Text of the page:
Robert Houle, Paris/Ojibwa, 2010
Collection of the artist
Paris/Ojibwa takes the form of a tableau that is simultaneously a salon, theatre, and archive, and that reformulates the history and function of tableaux vivants. With a raised trompe l’oeil marble floor, free-standing colonnade, and four oil paintings on panels, the work recalls the grand Parisian salons where French elites entertained. On the top third of each panel are paintings of human figures—representing a Dancer, Shaman, Warrior, and Healer—wearing blankets or Greco-Roman–style robes, their backs to viewers.
The work was inspired by Houle’s encounter with a sketch by Eugène Delacroix (1798–1863), Cinq études d’indiens Ojibwas, 1845. Delacroix depicted members of a party of travelling Ojibwa performers in various states of repose. While researching, Houle later discovered that the troupe were Mississaugas of the Walpole Island First Nation located on the Great Lakes waterway. His installation takes viewers back to the time when these Ojibwa dancers, led by a man named Maungwudaus, travelled from Canada to Paris to dance for King Louis-Phillipe and an audience of four thousand French citizens. The appearances of the Mississaugas inspired poets, writers, and painters, including Charles Baudelaire (1821–1867), George Sand (1804–1876), and Delacroix. The names of some of the members of Maungwudaus’s troupe are situated at the top of the panels.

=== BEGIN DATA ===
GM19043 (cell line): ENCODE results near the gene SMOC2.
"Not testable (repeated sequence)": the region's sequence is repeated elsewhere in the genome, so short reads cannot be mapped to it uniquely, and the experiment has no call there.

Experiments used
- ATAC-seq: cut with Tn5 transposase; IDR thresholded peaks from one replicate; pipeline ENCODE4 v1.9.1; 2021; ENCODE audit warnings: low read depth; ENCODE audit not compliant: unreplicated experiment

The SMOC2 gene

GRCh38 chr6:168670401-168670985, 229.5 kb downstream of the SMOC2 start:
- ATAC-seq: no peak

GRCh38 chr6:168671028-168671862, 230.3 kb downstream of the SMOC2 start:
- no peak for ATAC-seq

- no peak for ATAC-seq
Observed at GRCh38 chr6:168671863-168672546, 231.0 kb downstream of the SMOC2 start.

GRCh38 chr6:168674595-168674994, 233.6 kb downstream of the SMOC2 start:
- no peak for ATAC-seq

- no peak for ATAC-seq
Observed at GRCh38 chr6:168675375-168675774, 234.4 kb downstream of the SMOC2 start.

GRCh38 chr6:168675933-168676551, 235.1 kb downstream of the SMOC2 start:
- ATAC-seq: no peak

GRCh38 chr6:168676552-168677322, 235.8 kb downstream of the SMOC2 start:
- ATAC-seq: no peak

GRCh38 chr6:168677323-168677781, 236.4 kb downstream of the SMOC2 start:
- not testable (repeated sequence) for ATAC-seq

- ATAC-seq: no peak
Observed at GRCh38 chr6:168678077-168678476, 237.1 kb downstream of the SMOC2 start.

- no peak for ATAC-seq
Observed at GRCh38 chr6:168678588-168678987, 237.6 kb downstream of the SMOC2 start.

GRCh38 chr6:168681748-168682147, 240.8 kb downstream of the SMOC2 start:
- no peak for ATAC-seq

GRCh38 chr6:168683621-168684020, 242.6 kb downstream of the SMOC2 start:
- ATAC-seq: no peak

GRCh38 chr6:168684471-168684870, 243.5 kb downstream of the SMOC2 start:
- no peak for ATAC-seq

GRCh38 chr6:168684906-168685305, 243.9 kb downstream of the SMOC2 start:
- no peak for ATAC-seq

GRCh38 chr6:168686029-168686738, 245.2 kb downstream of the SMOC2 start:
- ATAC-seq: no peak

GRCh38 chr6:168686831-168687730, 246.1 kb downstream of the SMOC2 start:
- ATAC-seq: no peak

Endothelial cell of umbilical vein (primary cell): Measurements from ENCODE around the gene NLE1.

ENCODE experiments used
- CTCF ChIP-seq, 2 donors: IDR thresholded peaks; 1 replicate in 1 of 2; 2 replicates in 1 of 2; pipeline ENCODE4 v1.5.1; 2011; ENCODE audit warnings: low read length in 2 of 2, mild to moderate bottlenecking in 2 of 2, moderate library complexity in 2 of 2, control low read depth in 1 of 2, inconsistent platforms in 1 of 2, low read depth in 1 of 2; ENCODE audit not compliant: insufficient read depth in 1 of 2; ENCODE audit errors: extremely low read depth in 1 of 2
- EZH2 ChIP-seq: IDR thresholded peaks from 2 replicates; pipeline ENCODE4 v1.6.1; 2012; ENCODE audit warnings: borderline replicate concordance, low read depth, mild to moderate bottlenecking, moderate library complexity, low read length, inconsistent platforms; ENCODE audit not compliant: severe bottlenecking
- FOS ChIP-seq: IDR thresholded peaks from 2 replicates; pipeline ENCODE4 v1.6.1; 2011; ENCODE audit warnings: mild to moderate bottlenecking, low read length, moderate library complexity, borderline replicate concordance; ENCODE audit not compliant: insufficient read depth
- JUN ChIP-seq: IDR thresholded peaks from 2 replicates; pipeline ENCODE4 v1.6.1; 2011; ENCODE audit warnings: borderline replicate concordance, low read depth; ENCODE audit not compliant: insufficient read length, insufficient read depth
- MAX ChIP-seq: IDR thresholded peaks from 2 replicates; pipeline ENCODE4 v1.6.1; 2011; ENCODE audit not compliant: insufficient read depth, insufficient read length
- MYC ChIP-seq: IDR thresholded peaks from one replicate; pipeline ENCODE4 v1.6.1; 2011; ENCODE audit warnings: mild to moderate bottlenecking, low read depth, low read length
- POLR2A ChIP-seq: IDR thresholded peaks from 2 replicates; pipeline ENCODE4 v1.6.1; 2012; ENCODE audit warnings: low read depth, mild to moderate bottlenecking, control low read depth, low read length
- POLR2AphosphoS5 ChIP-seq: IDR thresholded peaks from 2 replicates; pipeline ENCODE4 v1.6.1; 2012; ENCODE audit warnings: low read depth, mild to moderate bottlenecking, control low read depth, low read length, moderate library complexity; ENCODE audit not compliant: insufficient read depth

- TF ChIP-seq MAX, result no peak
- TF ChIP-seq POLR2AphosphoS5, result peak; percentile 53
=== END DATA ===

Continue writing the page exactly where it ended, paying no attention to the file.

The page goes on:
The horizon lines over the figures’ heads deflect ethnographic curiosity and redirect the gaze over their shoulders. While the blue skies of Warrior and Shaman appear naturalistic, in Healer and Dancer the area is green and orange, expanding beyond the clouds and hinting at celestial origins of the Mississaugas. Their figuration is soft, slightly fragmented, with plumes fading into the sky. They all face an eastern horizon but outward from the work, in the four sacred directions. Each horizon has a physical referent: a view of the prairie from the Sandy Bay First Nations cemetery near Lake Manitoba. An abstract painting of smallpox is located on the bottom third section of each panel.
In conjunction with the exhibition of Paris/Ojibwa, Barry Ace (b. 1958) performed a traditional dance at the opening in Tuileries Gardens, Place de la Concorde, and at the Canadian Cultural Centre in Paris, honouring the dancers who came before him. Also part of the work is an animation, Uhnemekeka (thundering), commissioned by Houle and produced by Parisian web designer and mathematician Hervé Dagois. In it, jingle dress dancers appear floating in a colour field. Both the jingle dress dance and Ace’s dance are healing performances.
Maungwudaus’s dancers performed for the American frontier painter George Catlin (1796–1872) and became part of Catlin’s Indian Gallery, known for presenting exhibits of what he considered an ancient and disappearing culture of a vanishing race. The Ojibwa that Houle rendered face their ancestral homeland from a cemetery across the ocean. Houle transports their story to the present day. His research into the journals of Maungwudaus and his creation of Paris/Ojibwa breathes life back into the forms of the Mississauga dancers, making possible their transatlantic spiritual return from Paris to his home in Sandy Bay, a metaphor for Turtle Island.